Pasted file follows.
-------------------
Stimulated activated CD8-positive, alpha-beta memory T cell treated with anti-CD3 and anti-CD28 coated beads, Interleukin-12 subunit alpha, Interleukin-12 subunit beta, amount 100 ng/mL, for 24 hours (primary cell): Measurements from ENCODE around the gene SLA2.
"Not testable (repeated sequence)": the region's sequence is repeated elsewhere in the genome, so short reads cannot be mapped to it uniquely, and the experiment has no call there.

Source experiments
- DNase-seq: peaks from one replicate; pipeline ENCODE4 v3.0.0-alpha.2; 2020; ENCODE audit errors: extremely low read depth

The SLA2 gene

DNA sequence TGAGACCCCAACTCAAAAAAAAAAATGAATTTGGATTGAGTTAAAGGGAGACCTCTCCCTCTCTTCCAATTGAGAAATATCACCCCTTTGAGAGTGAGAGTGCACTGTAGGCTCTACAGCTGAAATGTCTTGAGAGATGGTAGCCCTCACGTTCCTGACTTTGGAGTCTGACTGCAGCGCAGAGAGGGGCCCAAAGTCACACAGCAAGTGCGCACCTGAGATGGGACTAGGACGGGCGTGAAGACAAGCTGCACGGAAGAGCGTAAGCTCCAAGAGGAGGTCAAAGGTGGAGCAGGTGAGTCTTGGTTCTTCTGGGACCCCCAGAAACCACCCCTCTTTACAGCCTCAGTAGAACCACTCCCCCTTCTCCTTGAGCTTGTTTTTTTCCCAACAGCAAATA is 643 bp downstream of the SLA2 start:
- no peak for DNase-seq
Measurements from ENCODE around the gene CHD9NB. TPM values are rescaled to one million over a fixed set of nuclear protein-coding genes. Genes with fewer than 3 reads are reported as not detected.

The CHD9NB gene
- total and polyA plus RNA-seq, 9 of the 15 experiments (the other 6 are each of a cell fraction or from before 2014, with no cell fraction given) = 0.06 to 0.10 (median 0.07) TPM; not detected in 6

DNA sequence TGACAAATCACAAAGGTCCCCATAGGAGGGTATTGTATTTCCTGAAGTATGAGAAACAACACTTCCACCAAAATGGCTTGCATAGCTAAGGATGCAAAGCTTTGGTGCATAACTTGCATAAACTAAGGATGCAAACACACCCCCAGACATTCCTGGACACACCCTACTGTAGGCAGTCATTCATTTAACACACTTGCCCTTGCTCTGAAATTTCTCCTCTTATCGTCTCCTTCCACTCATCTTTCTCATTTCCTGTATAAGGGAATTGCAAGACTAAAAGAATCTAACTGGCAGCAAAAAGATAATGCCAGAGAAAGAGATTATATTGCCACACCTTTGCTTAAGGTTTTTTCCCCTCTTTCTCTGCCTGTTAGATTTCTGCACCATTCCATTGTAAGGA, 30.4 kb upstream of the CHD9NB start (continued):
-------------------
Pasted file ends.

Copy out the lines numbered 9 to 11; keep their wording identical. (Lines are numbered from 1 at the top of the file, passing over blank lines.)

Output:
The CHD9NB gene
- total and polyA plus RNA-seq, 9 of the 15 experiments (the other 6 are each of a cell fraction or from before 2014, with no cell fraction given) = 0.06 to 0.10 (median 0.07) TPM; not detected in 6

DNA sequence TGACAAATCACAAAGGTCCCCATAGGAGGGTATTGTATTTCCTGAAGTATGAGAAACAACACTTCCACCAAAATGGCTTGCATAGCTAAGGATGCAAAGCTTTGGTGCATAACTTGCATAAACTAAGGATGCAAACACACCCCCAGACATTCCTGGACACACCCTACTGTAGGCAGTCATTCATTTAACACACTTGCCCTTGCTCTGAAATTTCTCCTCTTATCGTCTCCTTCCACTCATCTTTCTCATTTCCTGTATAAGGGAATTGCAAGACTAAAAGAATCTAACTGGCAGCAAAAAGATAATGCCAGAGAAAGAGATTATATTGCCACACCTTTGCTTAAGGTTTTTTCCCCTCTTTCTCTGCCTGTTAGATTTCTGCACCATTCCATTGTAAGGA, 30.4 kb upstream of the CHD9NB start (continued):